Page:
Friday, November 16, 2007

Rudd vs The Media

Kevin Rudd has declined to appear on the ABC Insiders, choosing instead to appear on Rove. One of the features of this election has been the skillful manipulation of the media by Rudd. Throughout the campaign he's had the whip hand in the relationship, all but directing the media spotlight. First there's the heavy reliance on the internet to short circuit the media. This is important not because it reaches more people than the mass media, it doesn't. What it does do is force the media to simply report a prepackaged message. Instead of paying for advertising or appearing on carefully crafted ambush talk-shows Rudd has been able to control his message by creating a new supply of information he controls, forcing the media to cover it. Several times internet announcements have been used to hijack the media's very slow train of thought. This is significant in part because it shows his team 'gets' the nature of the internet as a medium but also because it recognises how our media behave. We're not ranked near the bottom of OECD press freedom for nothing. Australian media exists largely as a vehicle for the larger ambitions of the personalities within it. As such it must generate constant controversy with each personality vying to bring you the latest bun fight. This is the role they play for Howard. He only sets the wedge, the media hammer away at it.

If you look at the campaign, the media have tried to create the kind of petty squabbling they need to feed off. The strip club incident, the me-too copycat nonsense, the tax policy beat up etc. each time they've tried to turn the campaign into a bitchy scandal and Rudd into just another politician. That's not to say he isn't just another politician but his astute handling of the media has helped him sidestep the wedges Howard has tried. Take a look at the campaign launches. The media were caught flat footed by Rudd's exquisite reverse wedge on Howard. They all thought it would be two competing porkfests, instead Rudd chose the second last week of the campaign to put daylight between himself and Howard. In the context of the polls the campaign launches were meaningless and yet somehow Rudd was on the front page of practically every paper in the country simply for being different from Howard. Even now, trapped in the old media paradigm Howard's calling press conferences to attack Rudd's economic credentials, completely unaware that the battle was fought and lost two days ago, an eternity in Rudd's tactics.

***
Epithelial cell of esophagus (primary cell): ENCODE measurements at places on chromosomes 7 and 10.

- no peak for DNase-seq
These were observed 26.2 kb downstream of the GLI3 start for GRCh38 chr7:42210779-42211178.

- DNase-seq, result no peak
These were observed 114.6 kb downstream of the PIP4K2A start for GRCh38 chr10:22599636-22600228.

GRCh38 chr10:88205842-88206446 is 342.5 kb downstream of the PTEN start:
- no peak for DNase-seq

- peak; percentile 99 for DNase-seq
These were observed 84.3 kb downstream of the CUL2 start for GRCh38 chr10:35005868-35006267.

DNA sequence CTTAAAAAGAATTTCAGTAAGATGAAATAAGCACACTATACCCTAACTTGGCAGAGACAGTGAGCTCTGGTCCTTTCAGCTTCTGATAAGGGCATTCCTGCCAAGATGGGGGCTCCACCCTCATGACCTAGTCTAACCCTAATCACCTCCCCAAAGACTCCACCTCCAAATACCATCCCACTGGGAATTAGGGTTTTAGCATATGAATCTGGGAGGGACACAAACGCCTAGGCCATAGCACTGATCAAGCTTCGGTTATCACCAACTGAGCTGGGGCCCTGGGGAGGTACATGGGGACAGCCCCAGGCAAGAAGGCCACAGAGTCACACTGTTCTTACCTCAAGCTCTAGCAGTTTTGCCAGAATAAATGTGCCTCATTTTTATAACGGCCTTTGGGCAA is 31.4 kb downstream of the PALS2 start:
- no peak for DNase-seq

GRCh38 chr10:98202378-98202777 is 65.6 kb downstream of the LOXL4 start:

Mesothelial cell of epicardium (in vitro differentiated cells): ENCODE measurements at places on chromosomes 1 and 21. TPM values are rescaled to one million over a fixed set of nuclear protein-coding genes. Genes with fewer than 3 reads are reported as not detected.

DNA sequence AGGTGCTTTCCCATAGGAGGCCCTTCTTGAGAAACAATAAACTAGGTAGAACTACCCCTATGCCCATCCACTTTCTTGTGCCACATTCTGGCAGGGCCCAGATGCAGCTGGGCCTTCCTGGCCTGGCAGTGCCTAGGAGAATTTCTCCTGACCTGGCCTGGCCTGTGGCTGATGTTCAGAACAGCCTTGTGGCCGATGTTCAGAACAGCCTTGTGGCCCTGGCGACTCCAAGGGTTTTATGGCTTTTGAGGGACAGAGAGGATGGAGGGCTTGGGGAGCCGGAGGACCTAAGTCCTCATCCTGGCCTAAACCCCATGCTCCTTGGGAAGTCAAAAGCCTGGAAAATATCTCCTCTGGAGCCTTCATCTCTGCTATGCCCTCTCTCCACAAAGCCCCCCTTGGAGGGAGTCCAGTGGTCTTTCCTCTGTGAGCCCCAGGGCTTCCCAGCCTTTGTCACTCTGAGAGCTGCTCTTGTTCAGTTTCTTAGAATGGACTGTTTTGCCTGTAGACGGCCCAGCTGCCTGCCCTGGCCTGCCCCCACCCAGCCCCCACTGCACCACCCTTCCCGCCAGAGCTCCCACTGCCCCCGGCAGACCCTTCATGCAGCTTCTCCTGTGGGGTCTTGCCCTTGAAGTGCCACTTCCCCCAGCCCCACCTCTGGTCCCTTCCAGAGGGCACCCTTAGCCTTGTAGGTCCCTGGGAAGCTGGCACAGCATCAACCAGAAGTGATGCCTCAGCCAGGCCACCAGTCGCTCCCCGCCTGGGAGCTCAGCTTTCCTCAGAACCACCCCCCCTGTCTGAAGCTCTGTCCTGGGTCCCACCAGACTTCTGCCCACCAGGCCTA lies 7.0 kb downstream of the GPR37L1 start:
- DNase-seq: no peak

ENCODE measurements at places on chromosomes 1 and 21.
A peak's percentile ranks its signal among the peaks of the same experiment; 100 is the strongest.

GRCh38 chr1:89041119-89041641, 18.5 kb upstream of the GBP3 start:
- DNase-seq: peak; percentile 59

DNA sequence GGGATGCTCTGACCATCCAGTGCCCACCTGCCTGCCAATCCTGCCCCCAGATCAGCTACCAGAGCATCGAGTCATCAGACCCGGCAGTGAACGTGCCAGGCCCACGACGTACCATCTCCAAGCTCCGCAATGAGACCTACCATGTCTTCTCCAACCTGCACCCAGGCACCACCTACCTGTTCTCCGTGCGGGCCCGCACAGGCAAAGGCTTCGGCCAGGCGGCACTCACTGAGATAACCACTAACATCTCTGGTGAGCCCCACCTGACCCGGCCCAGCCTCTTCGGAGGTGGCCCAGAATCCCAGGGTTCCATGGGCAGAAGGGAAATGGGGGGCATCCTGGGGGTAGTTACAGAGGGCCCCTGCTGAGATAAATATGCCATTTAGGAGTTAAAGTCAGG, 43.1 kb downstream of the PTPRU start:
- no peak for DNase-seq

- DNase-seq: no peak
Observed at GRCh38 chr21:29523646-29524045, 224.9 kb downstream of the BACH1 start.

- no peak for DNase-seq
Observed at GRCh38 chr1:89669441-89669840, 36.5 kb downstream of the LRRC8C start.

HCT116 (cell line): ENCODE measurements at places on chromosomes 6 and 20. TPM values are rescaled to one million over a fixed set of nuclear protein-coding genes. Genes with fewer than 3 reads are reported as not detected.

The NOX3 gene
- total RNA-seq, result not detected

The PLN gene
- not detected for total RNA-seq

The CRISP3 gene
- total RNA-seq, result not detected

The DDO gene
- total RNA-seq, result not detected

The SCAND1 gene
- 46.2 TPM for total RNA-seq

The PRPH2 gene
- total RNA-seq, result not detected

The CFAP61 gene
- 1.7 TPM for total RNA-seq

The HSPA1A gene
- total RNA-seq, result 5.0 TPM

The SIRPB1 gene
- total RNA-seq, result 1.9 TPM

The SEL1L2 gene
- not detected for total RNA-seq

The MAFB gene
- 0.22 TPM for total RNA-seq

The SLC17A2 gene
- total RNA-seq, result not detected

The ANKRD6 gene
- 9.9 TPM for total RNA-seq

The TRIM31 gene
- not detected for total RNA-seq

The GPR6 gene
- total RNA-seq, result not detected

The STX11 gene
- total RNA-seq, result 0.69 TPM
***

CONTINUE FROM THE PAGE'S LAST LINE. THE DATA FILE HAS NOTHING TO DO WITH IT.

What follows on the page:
So what does it all mean? When you compare Rudd's mastery of our rather brainless media elite to Howard's hostile, ham fisted approach (cultivate a set of servile, wooden-headed sycophants and give them access) does this mean they'll be less able to hold Rudd accountable for anything? Have we got a Blair on our hands? At least in terms of media management. Rudd is nowhere as cold and dead, as middle management as Blair. It bears thinking about.